In a recent Writing for Wellness course, this exercise was applied to effectively draw out material that could be included in any Lived Experience Memoir.

After tracing their hands I asked participants to identify, on five fingers of one hand, the people who had a positive impact on their life (living or dead) and then to identify five on the other hand (living or dead) who had created some issues for them.

James explored the famous literary figures who had impacted on his work.

Once you have identified these people you may spend some time interviewing them, writing unsent letters to share with them the influence they had, engage in dialogue (active imagination) with them, create detailed portraits or fit them into a piece about a pivotal time.

Little Red Suitcase of Memories

Having shown the group my little red suitcase, filled with a lot of photos and ephemera that was on my fridge in the house I left two years after my husband’s death, I asked them to bring along a case or a shoebox full of bits and pieces. We will randomly draw something out, spend some time closely examining the photo or item, dig deep into the well of memory and write freely for twenty minutes.

Mirabai Starr and Natalie Goldberg have documented guidelines for this kind of writing.

  • Set a timer and write for twenty minutes without stopping or censoring yourself.
  • Lose control. Allow yourself to be naked! Follow your heart and write without restraint.
  • Be quite specific. Stay as grounded as possible and use expressive language.
  • Don’t think! Thinking is the enemy! Just take off the leash and go for broke.
  • Give little thought to punctuation, spelling, grammar, sentence construction. Liberate yourself from any constraints.
  • Remember that this is not about being published. This is compost! You can write absolute twaddle if you like. There will be more than enough time to edit later.

Autoethography of a Writer

Autoethnography is a form of qualitative research in which an author uses self-reflection and writing to explore anecdotal and personal experience and connect this autobiographical story to wider cultural, political, and social meanings and understandings.

One way to get into writing about your lived experience is to begin by writing about something as simple as the story of your life as a writer. When you tackle this task write creatively, focusing on as many concrete events as you can. Give your story a beginning, middle and an ending. Make your story interesting rather than telling about it in ‘this happened, then this’ fashion. Make sure to include memories of childhood and adolescent writing experience.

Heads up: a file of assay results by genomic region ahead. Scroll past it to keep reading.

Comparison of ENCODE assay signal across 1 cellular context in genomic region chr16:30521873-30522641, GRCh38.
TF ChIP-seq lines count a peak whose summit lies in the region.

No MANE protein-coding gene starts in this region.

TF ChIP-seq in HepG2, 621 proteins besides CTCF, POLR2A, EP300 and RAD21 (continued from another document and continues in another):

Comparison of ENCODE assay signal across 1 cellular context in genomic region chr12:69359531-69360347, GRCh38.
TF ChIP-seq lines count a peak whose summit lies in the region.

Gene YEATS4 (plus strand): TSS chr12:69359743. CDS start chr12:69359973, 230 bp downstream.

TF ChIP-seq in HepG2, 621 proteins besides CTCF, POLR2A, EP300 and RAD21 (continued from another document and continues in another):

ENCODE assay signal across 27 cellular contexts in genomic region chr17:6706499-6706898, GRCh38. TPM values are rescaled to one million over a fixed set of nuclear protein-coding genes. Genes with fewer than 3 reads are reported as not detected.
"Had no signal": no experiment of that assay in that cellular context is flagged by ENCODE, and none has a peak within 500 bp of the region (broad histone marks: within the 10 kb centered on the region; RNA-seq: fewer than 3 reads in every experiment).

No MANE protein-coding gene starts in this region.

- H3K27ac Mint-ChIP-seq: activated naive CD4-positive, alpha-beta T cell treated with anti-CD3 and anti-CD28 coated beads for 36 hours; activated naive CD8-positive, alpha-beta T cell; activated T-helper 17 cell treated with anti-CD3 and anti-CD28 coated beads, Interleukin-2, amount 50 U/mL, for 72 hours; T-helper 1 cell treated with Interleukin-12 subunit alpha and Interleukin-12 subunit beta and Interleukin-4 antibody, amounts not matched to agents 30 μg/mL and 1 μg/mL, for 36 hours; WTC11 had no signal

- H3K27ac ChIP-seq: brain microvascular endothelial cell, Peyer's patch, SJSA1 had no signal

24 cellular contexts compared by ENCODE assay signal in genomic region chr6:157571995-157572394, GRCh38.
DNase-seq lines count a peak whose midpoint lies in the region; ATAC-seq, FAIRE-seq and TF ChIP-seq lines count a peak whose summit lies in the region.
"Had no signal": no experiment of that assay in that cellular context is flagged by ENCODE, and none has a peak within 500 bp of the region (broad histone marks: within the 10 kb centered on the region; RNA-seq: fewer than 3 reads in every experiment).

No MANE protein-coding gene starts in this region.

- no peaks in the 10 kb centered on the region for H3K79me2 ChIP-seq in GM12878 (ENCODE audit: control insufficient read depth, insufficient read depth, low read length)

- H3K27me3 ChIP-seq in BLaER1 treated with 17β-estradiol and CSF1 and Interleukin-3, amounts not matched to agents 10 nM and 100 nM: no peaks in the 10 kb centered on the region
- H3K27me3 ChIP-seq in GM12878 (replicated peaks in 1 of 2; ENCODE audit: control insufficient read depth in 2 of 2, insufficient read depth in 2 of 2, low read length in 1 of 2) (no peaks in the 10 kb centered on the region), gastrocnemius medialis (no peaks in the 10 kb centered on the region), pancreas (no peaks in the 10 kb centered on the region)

Here are some questions to consider as you begin to work.

Do you remember being taught how to write?
What principles were you taught?
By whom?
Where did you write?
Do you recall any products of your early writing experiences?
What made you like or dislike writing?
When you write now, how do you feel?
What emotions circulate through your body?
Do you feel as if you are a subjectively or emotionally different person when you are writing? Characterize these differences?
Is writing a rational, emotional or spiritual experience for you? Explain or specify.
Do you feel compelled to write or do you avoid writing as much as possible?
Describe the best and worst writing experiences of your life. What made each memorable? How do you write?
Where do you write these days?
Is writing integrated into your daily routines?
Do you write every day or only when you must?
What are your work habits as a writer? How do you get started?
From what sources do you draw inspiration to write?
How many drafts do you typically write?
Do you write with the door open or closed?
In restaurants, bars, or coffee shops?
What is your ideal writing environment?
How do you organize your space for writing?
With whom do you share what you write?
What are your revising or rewriting habits or patterns?
Do you have someone to rely on as an editor, critic or writing buddy?
How do you know when you have finished writing a particular piece?
Do you act “professional” as a writer?
What does “acting professional as a writer” mean to you?
What forms of writing are you engaged in, e.g, poetry, journalism, short stories, memoir? Which do you enjoy most? Why?
What are your hopes and aspirations as a writer?
What are your fears and apprehensions?
What kind of future do you envision as a writer?
What would you like to accomplish?
What will you need to do to achieve this goal?
What obstacles are in the way of your writing?
To what extent do you get distracted by social media, e-mail, text messaging and phone calls?
How can these distractions be overcome?
Do your family members and/or friends understand the importance of writing to you?
Are you able to keep them from disturbing you while you are working?